I think it is too. I think MRGT are right on the merits of MEK's status, even though MEK is on the list. I think it's risky to do ANYTHING in support of someone on the list precisely because the reach of the "material assistance" law is amorphous and uncertain. Pursuing right in the face of danger is courageous.

Feel free to be snarky about the New York Times; that's a fine old American passtime. But not every article that mentions someone's name is an attack. This one wasn't.

Posted by: WCC123 | January 14, 2011 7:44 PM | Report abuse

Mr Theissen, likely intentionally, misinterprets the NYT article. This should not be a surprise, given Theissen's past writings.

Posted by: jaltman1 | January 14, 2011 8:56 PM | Report abuse

Oh come on...coming from a purveyor of nonsense like thiessen - part and parcel of the contingent willing to villify the current president because he didn't wear a freaking flag pin - this defense is absolutely laughable. "Their good names" - that's a joke, right?

Posted by: JilliB | January 15, 2011 10:29 PM | Report abuse

"The First Amendment does not protect humanitarian groups or others who advise foreign terrorist organizations, even if the support is aimed at legal activities or peaceful settlement of disputes, the Supreme Court ruled Monday. " (Washington Post, June 22, 2010)

That ruling makes the efforts of the named Neocons a prima facie case of material support to terrorists. Considering the absurd interpretations of the law, Thiessen's one degree of separation would put him under scrutiny if he were a Muslim. The law was written to legally put the screws to anyone who might support in any way, Israel's enemies, e.g.. Hamas, Hezbollah, etc., within six degrees of separation. But rarely some other organization reluctantly gets put on the list.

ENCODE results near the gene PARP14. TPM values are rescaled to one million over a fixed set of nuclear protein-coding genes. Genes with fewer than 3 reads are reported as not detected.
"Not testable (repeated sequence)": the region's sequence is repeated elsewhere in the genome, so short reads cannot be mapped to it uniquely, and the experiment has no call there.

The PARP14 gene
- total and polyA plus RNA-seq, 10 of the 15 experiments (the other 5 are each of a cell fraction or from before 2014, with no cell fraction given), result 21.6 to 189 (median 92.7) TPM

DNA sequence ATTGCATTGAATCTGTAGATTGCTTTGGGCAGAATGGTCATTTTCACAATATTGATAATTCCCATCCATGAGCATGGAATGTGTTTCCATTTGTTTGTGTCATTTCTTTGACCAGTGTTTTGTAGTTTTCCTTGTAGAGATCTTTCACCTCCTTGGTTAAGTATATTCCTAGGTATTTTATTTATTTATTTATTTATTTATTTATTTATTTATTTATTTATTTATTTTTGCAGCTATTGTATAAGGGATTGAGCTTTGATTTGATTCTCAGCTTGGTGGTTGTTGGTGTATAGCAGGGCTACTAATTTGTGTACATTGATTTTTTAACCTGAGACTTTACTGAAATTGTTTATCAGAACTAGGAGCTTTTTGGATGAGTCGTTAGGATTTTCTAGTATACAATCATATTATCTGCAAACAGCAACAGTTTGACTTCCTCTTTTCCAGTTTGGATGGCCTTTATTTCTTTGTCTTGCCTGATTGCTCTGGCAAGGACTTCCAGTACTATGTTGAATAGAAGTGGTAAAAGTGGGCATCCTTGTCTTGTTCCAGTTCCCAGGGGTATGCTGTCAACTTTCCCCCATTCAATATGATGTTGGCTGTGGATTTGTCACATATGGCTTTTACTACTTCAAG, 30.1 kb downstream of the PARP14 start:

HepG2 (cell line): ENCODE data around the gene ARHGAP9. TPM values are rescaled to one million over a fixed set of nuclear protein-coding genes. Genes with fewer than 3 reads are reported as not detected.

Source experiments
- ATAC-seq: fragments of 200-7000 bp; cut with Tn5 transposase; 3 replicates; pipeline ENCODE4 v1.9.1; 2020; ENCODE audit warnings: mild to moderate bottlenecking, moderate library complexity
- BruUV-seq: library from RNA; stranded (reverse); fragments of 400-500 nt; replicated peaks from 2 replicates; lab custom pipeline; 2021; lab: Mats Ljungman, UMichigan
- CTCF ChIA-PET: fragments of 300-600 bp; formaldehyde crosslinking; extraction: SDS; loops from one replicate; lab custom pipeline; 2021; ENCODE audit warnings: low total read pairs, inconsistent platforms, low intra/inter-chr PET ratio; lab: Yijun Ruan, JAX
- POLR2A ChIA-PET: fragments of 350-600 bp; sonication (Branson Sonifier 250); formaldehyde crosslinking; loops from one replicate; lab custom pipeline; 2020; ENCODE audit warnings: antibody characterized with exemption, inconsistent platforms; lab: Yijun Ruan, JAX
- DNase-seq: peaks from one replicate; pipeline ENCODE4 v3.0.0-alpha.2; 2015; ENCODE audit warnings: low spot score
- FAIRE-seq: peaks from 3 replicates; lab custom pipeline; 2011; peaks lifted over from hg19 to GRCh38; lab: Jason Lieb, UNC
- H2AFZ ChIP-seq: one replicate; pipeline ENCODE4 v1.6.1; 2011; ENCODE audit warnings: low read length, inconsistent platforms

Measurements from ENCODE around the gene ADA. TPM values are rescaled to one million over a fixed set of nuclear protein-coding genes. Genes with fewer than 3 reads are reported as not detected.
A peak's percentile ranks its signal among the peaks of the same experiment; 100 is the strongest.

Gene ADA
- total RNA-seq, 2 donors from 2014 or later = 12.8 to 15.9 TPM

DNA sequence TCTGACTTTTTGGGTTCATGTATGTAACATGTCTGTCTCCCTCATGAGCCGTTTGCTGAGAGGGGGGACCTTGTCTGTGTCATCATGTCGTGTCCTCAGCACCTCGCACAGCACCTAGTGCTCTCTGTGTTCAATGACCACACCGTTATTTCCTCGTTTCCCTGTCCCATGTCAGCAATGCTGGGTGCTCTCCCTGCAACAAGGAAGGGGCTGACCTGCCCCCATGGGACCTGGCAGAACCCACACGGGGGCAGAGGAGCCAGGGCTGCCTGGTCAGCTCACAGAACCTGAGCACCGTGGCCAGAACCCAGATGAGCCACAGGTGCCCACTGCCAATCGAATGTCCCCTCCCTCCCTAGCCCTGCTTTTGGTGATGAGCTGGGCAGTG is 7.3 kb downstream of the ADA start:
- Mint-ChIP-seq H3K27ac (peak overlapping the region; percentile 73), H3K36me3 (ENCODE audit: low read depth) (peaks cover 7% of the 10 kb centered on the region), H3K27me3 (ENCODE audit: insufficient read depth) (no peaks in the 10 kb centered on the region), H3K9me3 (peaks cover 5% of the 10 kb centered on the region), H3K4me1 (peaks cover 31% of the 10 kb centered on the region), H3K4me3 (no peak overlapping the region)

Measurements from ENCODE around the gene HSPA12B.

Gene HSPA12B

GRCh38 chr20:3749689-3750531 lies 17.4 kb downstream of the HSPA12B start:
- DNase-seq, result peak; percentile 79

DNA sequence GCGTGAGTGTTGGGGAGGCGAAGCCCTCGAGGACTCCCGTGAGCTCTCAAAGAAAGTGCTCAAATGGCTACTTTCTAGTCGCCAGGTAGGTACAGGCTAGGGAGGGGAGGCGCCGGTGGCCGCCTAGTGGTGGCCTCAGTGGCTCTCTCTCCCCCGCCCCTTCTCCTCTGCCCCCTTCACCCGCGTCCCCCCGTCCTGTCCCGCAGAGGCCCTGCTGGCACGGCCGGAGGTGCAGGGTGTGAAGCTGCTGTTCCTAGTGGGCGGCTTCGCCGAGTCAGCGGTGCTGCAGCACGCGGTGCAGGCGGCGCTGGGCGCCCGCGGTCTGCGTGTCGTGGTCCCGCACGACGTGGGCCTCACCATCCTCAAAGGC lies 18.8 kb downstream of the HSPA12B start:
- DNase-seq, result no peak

The law is just one more example of both democrats and republicans turning America into a police state.

Posted by: Lazarus40 | January 16, 2011 11:10 AM | Report abuse

Mr. Thiessen, I've read Cole's NYT op-ed, which is linked in your piece. Mr. Cole is so unambiguously in favor of the right of former Attorney General Michael Mukasey, former Homeland Security Secretary Tom Ridge, former White House Homeland Security Adviser Fran Townsend and former New York Mayor Rudy Giuliani to express their opinion without fear of reprisal that it is impossible for you to have misinterpreted Cole's op-ed by accident.

What Mr. Cole stated -- very very very clearly -- is that as the result of the decision by the judicial activists of the Supreme Court, notably, John Roberts, whom YOU support, these individuals are potentially subject to punishment under the laws and policies which THEY THEMSELVES called for. AND that the law ought to be changed, to return to them, the people they persecuted, and others the freedom to speak in support of (or opposition to) foreign groups that the government disagrees with.

It is bad enough that you are an inveterate apologist for war criminals. You should not compound it by further intentionally lying. (No kinder way to put it. You're not stupid, you read the piece, it's unambiguously in support of these Bush functionaries.)

Posted by: edallan | January 17, 2011 7:27 AM | Report abuse

Mr. Thiessen,
You have left out of your rebuttal several vital issues about Mukasey, Ridge, Giuliani, and Townsend's support of MEK, a listed terrorist organization, that has been discussed by Glenn Greenwald and many others.
I fully support the First Amendment right of speech to support and advocate for the organization, policies, and ideas of one's choice...but if Mukasey, Ridge, Giuliani, and Townsend weren't well connected, political establishment elites, they could easily be indicted under the DOJ and FBI's use overly expansive 'material support' of terrorism...this is a major threat to our constitutional rights and is being abused by the DOJ and FBI.
Mr. Thiessen, where's your heartfelt outrage at the FBI's raids and demands to testify at a grand jury of numerous activists in the Midwest and at the Chicago-based Freedom Road Socialist Organization??
Here's a link to the issues...http://articles.chicagotribune.com/2010-09-27/news/ct-met-fbi-protest-0928-20100927_1_jim-fennerty-activists-search-warrant.
These activists have done nothing more than utilize their constitutional rights and support certain groups our apparently all-knowing, all-powerful groups our government has deemed verboten...just as Mukasey, Ridge, Giuliani, and Townsend has supported, Iraq-based and anti-Iran MEK, a listed terrorist organization.

Posted by: Civilius | January 17, 2011 8:43 AM | Report abuse